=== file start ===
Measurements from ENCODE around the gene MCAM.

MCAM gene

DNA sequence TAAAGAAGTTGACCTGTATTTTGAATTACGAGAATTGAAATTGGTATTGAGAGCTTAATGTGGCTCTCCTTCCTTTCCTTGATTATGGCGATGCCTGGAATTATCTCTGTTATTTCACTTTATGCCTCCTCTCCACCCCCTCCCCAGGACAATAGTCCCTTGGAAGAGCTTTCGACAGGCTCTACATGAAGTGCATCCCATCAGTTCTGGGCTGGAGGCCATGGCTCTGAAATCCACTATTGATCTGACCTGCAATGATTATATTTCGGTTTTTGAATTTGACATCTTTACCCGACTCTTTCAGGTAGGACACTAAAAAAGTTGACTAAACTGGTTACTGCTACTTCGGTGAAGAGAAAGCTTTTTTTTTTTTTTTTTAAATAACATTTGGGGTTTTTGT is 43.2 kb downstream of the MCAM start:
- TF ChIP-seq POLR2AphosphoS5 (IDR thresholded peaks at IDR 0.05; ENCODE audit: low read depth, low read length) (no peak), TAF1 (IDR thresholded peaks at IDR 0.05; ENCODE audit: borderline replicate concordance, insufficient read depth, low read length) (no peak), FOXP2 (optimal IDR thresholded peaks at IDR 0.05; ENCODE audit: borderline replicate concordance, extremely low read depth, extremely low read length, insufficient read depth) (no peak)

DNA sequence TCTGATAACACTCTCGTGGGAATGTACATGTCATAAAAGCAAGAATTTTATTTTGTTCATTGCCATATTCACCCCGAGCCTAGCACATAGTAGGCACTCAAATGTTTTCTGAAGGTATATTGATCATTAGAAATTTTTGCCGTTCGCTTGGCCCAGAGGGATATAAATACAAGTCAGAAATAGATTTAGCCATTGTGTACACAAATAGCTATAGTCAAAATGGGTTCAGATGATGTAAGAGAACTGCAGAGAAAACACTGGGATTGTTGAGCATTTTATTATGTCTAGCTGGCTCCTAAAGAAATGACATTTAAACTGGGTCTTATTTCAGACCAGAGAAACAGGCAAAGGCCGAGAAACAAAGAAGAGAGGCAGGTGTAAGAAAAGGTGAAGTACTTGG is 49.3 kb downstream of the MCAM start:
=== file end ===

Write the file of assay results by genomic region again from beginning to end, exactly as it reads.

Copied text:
Measurements from ENCODE around the gene MCAM.

MCAM gene

DNA sequence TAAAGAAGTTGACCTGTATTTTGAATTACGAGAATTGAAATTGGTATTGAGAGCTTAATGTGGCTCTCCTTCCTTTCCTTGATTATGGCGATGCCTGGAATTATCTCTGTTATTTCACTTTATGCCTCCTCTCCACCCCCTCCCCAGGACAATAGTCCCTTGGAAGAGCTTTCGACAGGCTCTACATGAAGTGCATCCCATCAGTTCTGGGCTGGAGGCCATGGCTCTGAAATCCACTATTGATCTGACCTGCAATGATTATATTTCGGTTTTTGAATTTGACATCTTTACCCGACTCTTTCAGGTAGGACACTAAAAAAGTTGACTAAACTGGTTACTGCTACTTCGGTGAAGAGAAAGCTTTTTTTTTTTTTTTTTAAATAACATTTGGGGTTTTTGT is 43.2 kb downstream of the MCAM start:
- TF ChIP-seq POLR2AphosphoS5 (IDR thresholded peaks at IDR 0.05; ENCODE audit: low read depth, low read length) (no peak), TAF1 (IDR thresholded peaks at IDR 0.05; ENCODE audit: borderline replicate concordance, insufficient read depth, low read length) (no peak), FOXP2 (optimal IDR thresholded peaks at IDR 0.05; ENCODE audit: borderline replicate concordance, extremely low read depth, extremely low read length, insufficient read depth) (no peak)

DNA sequence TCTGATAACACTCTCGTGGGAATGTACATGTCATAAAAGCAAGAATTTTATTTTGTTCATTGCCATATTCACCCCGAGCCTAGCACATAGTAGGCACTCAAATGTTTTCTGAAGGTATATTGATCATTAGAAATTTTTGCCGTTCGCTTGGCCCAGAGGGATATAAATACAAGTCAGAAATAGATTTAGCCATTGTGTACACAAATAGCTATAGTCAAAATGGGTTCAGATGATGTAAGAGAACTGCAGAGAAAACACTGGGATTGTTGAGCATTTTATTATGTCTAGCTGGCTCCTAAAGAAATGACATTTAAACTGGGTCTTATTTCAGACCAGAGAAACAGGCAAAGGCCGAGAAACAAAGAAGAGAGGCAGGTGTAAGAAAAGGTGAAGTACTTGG is 49.3 kb downstream of the MCAM start: